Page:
There is an ongoing project among playwrights and directors to “queer” the canon by taking stories and characters from older plays and endowing them with a contemporary LGBT sensibility. This can be done through nontraditional casting, as we saw in the last Shakespeare in the Park productions of The Taming of the Shrew, or by rewriting the story, as seen in the 2022 Pulitzer Prize winner Fat Ham. When done well, it’s a clever way to introduce old stories to new audiences. When done poorly, it becomes a tiresome exercise in forcing fashionable manners and instantly stale cultural references onto material that doesn’t easily support them — and sometimes actively resists.
Unfortunately, Hansol Jung’s Merry Me, now making its world premiere at New York Theatre Workshop, belongs in the latter category. This comedic casserole borrows ingredients from ancient Greek drama, Restoration comedy, and Tony Kushner, yet somehow feels less than the sum of its parts. This is despite some very funny performances and a zippy DIY staging from director Leigh Silverman — both of which reveal the undercooked qualities of the script.
It’s about Lieutenant Shane Horne (Esco Jouléy), who has been in therapy with Doctor Jess O’Nope (Marinda Anderson) ever since she was caught sleeping with the General’s Wife (Cindy Cheung). As punishment, General Memnon (David Ryan Smith) placed Horne in solitary confinement; but he has a change of heart when it looks as though this alpha-lesbian has gone straight — as evidenced by her public make-out session with the brother-in-law of the General’s nepo-baby son, Private Willy Memnon (Ryan Spahn). The only problem is, the “brother-in-law” is actually Willy’s wife, Sapph (Nicole Villamil), in boy drag. Jealousy and lust overtake the camp as the army prepares for an invasion.
One can easily imagine this as the opening gambit of a much funnier play, in which Horne (based on Harry Horner from William Wycherley’s The Country Wife) successfully beds every character (not just the ladies) as they slip in and out of rigid political identities in order to satisfy their sexual whims. It could have honored the legacy of the restoration comedy (which restored fun and frivolity to Britain’s stages following a period of Puritan austerity) while demolishing some of the shibboleths that have made the conversation around sex and gender such a drag in recent years.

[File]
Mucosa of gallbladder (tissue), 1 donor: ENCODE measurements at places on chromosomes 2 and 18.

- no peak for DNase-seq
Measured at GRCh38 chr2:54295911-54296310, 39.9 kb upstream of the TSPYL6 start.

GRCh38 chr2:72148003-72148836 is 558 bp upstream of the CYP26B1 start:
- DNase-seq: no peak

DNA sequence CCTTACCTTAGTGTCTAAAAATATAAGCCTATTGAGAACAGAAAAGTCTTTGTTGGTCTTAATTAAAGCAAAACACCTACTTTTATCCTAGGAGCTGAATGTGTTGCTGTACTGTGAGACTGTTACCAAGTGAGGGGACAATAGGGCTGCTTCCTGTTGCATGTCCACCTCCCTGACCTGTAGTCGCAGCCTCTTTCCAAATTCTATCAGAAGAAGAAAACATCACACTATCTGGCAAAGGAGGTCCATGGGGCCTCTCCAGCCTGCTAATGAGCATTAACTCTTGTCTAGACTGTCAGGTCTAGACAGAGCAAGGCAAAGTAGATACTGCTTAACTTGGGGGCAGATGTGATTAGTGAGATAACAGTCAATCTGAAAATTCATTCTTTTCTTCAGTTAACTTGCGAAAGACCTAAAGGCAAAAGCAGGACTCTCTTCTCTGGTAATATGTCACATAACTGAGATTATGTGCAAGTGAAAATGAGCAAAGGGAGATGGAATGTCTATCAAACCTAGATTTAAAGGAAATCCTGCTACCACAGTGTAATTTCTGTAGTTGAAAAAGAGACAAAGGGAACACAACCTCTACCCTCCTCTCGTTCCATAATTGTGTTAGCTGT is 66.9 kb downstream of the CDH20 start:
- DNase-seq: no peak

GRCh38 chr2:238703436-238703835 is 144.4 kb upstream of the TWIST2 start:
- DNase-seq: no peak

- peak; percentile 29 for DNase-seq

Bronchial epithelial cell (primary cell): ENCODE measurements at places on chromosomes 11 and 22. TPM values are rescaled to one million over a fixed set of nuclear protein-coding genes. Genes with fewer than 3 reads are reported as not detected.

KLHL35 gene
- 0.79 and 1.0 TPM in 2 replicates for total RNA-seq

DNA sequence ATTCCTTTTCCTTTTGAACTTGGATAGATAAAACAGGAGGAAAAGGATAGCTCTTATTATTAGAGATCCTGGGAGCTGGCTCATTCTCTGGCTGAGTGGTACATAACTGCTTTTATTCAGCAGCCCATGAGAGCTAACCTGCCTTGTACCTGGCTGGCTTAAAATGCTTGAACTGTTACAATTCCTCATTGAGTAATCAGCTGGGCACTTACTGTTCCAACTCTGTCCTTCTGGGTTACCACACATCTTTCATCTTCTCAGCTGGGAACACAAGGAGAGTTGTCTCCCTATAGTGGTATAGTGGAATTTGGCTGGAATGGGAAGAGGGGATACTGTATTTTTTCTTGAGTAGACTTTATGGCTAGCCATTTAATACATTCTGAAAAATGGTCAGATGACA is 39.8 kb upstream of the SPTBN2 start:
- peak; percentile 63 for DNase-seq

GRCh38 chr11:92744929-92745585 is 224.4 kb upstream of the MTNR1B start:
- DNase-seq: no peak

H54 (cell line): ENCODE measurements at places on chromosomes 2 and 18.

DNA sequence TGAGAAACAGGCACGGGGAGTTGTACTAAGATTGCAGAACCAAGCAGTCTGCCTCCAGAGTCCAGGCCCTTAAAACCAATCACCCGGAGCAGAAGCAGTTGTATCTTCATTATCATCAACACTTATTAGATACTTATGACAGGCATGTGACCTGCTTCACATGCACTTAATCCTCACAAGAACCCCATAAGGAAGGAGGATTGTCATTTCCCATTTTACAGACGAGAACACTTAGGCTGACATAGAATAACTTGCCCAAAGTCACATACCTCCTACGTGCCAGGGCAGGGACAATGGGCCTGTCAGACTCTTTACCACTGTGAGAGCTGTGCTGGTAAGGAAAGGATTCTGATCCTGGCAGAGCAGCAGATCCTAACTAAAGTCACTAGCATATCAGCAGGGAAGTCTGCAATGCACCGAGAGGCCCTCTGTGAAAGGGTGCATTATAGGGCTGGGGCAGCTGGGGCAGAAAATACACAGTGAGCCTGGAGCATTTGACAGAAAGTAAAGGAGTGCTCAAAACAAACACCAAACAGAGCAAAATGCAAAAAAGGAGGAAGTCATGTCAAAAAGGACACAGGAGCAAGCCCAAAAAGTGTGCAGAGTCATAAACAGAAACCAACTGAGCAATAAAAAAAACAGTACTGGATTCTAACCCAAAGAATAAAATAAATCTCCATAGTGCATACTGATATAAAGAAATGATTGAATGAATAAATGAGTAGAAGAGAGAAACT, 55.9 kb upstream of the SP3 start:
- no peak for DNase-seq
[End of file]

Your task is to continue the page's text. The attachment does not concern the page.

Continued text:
Sadly, Jung mostly hews to the party line as broadly adopted by the theater (straight men are dumb and worthless, “queer female rage” is righteous-verging-on-divine, and the disproportionate number of male directors of Shakespeare in the Park over the years is a subject outrageous enough to provoke murder). Curdled references to The L Word: Generation Q and Avengers: Infinity War serve as mildly funny inside jokes. And while Jouléy delivers a seductive and delightfully rakish performance as Horne, her exploits pale in comparison to those of the title character in Madeleine George’s Hurricane Diane, which Silverman directed at NYTW in 2019 and worked much better as a newly queered classic.
Jung’s most sustained reference is to Tony Kushner’s Angels in America. It comes in the form of narrator Shaunette Renée Wilson, who claims to be the angel from that modern classic, and who has come down to earth to deliver a mandate to her new prophet, Dr. O’Nope: She must embark on a “targeted effort to kill off cis-gendered male species of European descent.” Essentially, the Angels want her to kill all the white men with an axe (which is itself a missed opportunity for a cherished gay, although perhaps not “queer,” reference).
As the only cis white man in the cast, it falls on Spahn to willingly offer up his neck (we’re led to believe that this army Ken doll is also super-woke, a tension that is neither explained nor exploited for comedy). Spahn’s performance is as amusing as one could expect from a suicidal cuckold — an all-too-easy punching bag for both the Left and Right — whose self-destructive turn dampens the buoyant atmosphere the actors work so hard to create.
Far funnier are Cheung and Villamil as sexually dissatisfied military wives. It’s hard not to laugh at Cheung’s desperate effort, as Clytemnestra, to spin Horne’s rejection into sexual roleplay. Villamil also keeps us chuckling with her unexpected line readings and wildly contorted facial expressions — although these are both evidence of a performer trying to compensate for a less-than-hilarious script.
Silverman’s production aims for whimsical theatricality and mostly succeeds: Rachel Hauck’s set, complete with hanging clouds and a bed that gives us a bird’s eye view of the action, suggests a school pageant for naughty adults. Similarly, Alejo Vietti’s costumes give us stereotypical army dudes and desperate housewives. Lighting (by Barbara Samuels) and sound (by Caroline Eng and Kate Marvin) help to create some of the magical and implausible moments in this mash-up of disparate stories and dramatic eras. It’s all highly irreverent, but not nearly as funny as it wants to be.
Merry Me is best appreciated as an inconsequential, half-coherent romp through the theater-studies curriculum. As an exercise in “queering” the canon, it serves as an artifact of diminishing returns, offering us nothing we haven’t already seen and heard a million times — occasionally from the HR department’s Pride Month™ PowerPoint. Truly transgressive comedy would do more to challenge manners and assumptions that have too long gone unquestioned, and are no longer particularly queer in the dominant culture.